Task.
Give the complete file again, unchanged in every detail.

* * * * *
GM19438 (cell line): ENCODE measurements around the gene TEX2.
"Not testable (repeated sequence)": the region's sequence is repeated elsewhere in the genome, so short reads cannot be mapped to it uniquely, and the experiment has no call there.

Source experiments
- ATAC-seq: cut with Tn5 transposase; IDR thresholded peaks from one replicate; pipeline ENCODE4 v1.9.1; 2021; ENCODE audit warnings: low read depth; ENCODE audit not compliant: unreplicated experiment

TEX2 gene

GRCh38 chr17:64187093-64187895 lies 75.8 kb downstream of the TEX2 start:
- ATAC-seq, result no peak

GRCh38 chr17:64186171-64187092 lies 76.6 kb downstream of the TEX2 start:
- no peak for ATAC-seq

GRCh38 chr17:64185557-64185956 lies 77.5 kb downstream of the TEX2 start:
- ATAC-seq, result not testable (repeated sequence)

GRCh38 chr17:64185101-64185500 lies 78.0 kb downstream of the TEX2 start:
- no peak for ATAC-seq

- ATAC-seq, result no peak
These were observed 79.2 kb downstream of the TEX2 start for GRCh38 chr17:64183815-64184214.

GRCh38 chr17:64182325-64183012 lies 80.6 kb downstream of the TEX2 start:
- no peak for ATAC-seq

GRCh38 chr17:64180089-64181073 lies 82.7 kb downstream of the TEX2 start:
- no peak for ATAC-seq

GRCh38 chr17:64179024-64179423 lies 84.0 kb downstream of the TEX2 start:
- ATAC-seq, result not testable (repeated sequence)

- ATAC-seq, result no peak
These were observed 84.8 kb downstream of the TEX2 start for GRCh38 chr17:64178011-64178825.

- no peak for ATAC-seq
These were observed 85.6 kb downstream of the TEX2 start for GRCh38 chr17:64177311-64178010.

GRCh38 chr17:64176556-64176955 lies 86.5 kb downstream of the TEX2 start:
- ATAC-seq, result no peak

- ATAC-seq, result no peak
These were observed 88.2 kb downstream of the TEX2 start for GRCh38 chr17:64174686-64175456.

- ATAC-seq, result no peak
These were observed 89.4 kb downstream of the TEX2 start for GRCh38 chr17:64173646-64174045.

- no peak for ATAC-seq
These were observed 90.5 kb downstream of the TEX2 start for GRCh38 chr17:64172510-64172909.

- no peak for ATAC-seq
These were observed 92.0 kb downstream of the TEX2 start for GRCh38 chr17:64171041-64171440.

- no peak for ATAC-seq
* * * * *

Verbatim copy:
GM19438 (cell line): ENCODE measurements around the gene TEX2.
"Not testable (repeated sequence)": the region's sequence is repeated elsewhere in the genome, so short reads cannot be mapped to it uniquely, and the experiment has no call there.

Source experiments
- ATAC-seq: cut with Tn5 transposase; IDR thresholded peaks from one replicate; pipeline ENCODE4 v1.9.1; 2021; ENCODE audit warnings: low read depth; ENCODE audit not compliant: unreplicated experiment

TEX2 gene

GRCh38 chr17:64187093-64187895 lies 75.8 kb downstream of the TEX2 start:
- ATAC-seq, result no peak

GRCh38 chr17:64186171-64187092 lies 76.6 kb downstream of the TEX2 start:
- no peak for ATAC-seq

GRCh38 chr17:64185557-64185956 lies 77.5 kb downstream of the TEX2 start:
- ATAC-seq, result not testable (repeated sequence)

GRCh38 chr17:64185101-64185500 lies 78.0 kb downstream of the TEX2 start:
- no peak for ATAC-seq

- ATAC-seq, result no peak
These were observed 79.2 kb downstream of the TEX2 start for GRCh38 chr17:64183815-64184214.

GRCh38 chr17:64182325-64183012 lies 80.6 kb downstream of the TEX2 start:
- no peak for ATAC-seq

GRCh38 chr17:64180089-64181073 lies 82.7 kb downstream of the TEX2 start:
- no peak for ATAC-seq

GRCh38 chr17:64179024-64179423 lies 84.0 kb downstream of the TEX2 start:
- ATAC-seq, result not testable (repeated sequence)

- ATAC-seq, result no peak
These were observed 84.8 kb downstream of the TEX2 start for GRCh38 chr17:64178011-64178825.

- no peak for ATAC-seq
These were observed 85.6 kb downstream of the TEX2 start for GRCh38 chr17:64177311-64178010.

GRCh38 chr17:64176556-64176955 lies 86.5 kb downstream of the TEX2 start:
- ATAC-seq, result no peak

- ATAC-seq, result no peak
These were observed 88.2 kb downstream of the TEX2 start for GRCh38 chr17:64174686-64175456.

- ATAC-seq, result no peak
These were observed 89.4 kb downstream of the TEX2 start for GRCh38 chr17:64173646-64174045.

- no peak for ATAC-seq
These were observed 90.5 kb downstream of the TEX2 start for GRCh38 chr17:64172510-64172909.

- no peak for ATAC-seq
These were observed 92.0 kb downstream of the TEX2 start for GRCh38 chr17:64171041-64171440.

- no peak for ATAC-seq